This book is not just about the pétroleuses, those semi-mythical communard firestarters, it’s actually a women’s history of the Paris Commune. As history from below, we get less committee meetings or military strategy and more of daily life: ‘Women’s politics begins with the distribution of essential goods, the just administration of things.’ (p37.) It is an excellent introduction to the history of the Commune. Have women played lesser roles in other revolutions – or have we just not heard of them?
Thomas writes excellent narrative history, with some acid sarcasm for sexism (whether from radicals or reactionaries) and an eye for contemporary prejudices: ‘We know the process: physical defects (including freckles) indicate a corresponding moral ugliness, and became a sign of predestination to evil. In the same way, but conversely, people like [Maxime] Vuillaume and [Jules] Vallès never saw anything but beautiful, young, joyful, healthy girls among the Commune fighters – which is equally absurd.’ (p157)
Inevitably, Louise Michel plays a large part in the story of the revolt which defined her life, both by what happened and how she dedicated herself to the Commune’s memory. While Michel’s memoirs are available in an edited form (The Red Virgin), Thomas also quotes freely from her La Commune (1898, not available in English). The unknown women of the Commune are also given their due, from Adèle Desfosses, fighter with the 238th Battalion of the National Guard, who had looted a stuffed otter (p184), to Florence Wandeval: at her trial ‘She was said to have been heard saying, “I’ve just set the f… Tuileries on fire. Now a king can come; he’ll find his palace in ashes.”’ (p157) Buildings were burnt by communard fighters as a defensive tactic, and even for revenge. But for the vengeful bourgeois, the spectre of the pétroleuse became the excuse for mass murder of communard women during the ‘bloody week’ after the Commune’s fall. The fate of hundreds of working class Parisian women in this frenzied repression will have to be represented by the fate of one: ‘At the corner of the rue de Rivoli and the rue Castiglione, a crowd gathered around a women who had just been arrested by two artillery-men. She was accused of having thrown a bottle of petroleum at the Ministère des Finances, which had been burning for several days already. Two gendarmes beat her to death.’ (p141, quoting Lissagaray’s Huit Journées de Mai Derrière les Barricades p97)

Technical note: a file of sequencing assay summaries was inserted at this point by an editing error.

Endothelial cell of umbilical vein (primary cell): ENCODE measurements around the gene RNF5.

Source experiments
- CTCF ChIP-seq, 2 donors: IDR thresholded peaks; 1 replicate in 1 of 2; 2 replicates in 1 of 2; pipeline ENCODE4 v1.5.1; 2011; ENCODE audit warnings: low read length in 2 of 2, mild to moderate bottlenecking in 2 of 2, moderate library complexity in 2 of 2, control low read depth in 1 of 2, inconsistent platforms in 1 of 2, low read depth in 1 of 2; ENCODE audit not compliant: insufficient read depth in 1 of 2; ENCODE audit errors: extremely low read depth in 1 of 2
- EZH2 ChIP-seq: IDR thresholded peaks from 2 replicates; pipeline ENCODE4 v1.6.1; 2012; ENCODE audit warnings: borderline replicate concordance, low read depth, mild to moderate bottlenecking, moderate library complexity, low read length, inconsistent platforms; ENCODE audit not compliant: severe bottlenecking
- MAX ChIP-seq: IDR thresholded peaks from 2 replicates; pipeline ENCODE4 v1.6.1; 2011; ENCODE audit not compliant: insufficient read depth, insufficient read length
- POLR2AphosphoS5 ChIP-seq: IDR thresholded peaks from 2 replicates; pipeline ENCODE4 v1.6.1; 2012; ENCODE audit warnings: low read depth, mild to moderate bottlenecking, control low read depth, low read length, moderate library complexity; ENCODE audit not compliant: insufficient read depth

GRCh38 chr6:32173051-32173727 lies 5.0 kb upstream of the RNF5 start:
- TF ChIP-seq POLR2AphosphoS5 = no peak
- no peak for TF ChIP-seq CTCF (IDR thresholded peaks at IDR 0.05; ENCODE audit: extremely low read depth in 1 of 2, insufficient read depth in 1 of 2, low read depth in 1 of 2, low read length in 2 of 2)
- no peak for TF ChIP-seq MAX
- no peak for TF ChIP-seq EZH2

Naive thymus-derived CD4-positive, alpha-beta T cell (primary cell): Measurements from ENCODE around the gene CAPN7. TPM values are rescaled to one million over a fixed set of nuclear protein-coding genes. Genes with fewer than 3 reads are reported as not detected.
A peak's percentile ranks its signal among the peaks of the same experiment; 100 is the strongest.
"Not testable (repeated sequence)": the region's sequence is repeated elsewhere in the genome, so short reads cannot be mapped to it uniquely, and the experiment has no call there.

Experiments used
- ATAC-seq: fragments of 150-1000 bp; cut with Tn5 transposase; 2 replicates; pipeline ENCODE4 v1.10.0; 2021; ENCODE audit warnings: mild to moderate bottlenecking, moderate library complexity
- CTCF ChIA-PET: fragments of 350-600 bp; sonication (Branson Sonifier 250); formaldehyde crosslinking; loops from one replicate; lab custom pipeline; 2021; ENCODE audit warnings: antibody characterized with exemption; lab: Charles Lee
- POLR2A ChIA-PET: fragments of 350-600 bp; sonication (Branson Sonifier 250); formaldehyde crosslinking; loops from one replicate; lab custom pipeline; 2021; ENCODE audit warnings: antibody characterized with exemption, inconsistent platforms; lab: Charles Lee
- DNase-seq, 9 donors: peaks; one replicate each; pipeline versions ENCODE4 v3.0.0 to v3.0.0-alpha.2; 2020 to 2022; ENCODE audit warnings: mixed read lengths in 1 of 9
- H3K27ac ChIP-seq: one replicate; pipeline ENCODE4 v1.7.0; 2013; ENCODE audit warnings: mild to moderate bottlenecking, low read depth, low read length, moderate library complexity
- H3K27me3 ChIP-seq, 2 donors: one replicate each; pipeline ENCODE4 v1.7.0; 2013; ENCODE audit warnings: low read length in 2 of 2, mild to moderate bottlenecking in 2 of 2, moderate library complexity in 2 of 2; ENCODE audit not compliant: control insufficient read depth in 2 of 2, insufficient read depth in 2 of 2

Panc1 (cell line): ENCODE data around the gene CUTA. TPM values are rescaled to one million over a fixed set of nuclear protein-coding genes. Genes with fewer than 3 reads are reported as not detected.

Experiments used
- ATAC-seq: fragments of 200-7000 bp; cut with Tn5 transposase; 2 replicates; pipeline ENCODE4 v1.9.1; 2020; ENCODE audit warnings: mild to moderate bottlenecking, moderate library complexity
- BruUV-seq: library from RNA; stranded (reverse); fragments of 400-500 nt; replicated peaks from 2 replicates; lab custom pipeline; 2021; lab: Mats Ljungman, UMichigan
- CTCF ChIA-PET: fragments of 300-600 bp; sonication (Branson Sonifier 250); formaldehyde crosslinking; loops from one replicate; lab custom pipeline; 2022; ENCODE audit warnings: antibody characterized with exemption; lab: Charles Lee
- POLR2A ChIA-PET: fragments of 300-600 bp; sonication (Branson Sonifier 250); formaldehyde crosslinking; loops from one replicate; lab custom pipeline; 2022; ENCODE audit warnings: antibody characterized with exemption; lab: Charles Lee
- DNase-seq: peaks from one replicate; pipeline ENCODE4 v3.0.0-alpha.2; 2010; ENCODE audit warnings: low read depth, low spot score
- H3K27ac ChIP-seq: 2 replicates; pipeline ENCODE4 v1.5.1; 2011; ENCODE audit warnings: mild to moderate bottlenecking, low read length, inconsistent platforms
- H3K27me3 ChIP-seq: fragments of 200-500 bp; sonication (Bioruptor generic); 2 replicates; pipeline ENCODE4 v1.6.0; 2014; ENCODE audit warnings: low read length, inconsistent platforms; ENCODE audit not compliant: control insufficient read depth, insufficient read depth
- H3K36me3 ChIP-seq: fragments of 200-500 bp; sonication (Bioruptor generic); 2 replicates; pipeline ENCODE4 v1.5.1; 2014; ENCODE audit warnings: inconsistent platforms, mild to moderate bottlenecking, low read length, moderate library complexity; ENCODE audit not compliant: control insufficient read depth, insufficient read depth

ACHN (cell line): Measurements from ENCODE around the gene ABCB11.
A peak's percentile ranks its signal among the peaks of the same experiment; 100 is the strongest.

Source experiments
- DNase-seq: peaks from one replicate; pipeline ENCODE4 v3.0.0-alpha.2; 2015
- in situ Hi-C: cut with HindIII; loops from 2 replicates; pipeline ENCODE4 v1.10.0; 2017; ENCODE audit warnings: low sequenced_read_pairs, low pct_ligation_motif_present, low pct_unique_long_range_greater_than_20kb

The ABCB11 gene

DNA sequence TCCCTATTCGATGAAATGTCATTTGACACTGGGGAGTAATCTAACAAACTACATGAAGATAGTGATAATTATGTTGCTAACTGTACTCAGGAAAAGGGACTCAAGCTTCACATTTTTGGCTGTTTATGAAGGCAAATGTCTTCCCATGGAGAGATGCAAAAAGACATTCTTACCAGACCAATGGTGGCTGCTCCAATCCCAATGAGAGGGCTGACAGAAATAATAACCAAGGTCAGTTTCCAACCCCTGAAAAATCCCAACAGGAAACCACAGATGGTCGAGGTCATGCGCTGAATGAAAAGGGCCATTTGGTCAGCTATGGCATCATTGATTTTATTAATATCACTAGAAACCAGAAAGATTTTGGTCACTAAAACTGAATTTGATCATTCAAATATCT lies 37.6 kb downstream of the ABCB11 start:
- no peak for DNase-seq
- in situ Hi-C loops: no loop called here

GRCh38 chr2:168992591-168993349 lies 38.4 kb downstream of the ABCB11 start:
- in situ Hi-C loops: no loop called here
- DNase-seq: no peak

In her final chapter Thomas attempts to justify her history of the women of the Commune: ‘history is composed of individuals, whose essential natures are difficult to grasp. Good or bad, as Diderot would have said, cowardly or brave, who knows? We can try to grasp them only through their actions, and they constantly elude us, for their actions are ambiguous and capable of various – and contradictory – interpretations. Nonetheless, “mass movements” are achieved by men and women, each one unique, each one different. Angels and devils, models of virtues and harpies, all rub elbows in the crowds of the Commune, no more and no less so than in the courts of kings. The historians who lean toward sociology, of course, are interested only in the totality. For my own part, I have tried to do something else – probably not entirely successfully: to break up the masses into their elements, to reach the individual cells that compose them. The documents are incomplete, sketchy, and inadequate. I have come across names and actions, but who were Elizabeth Rétiffe, Eugénie Suétens, Eulalie Papavoine – those humble women hurled into a great cause? In the end, no one will ever know.’ (p204) But this is too modest. Even if we will never know everything, we know them – and the Commune itself – better for her work.
The Women Incendiaries by Edith Thomas. Secker & Warburg, 1967.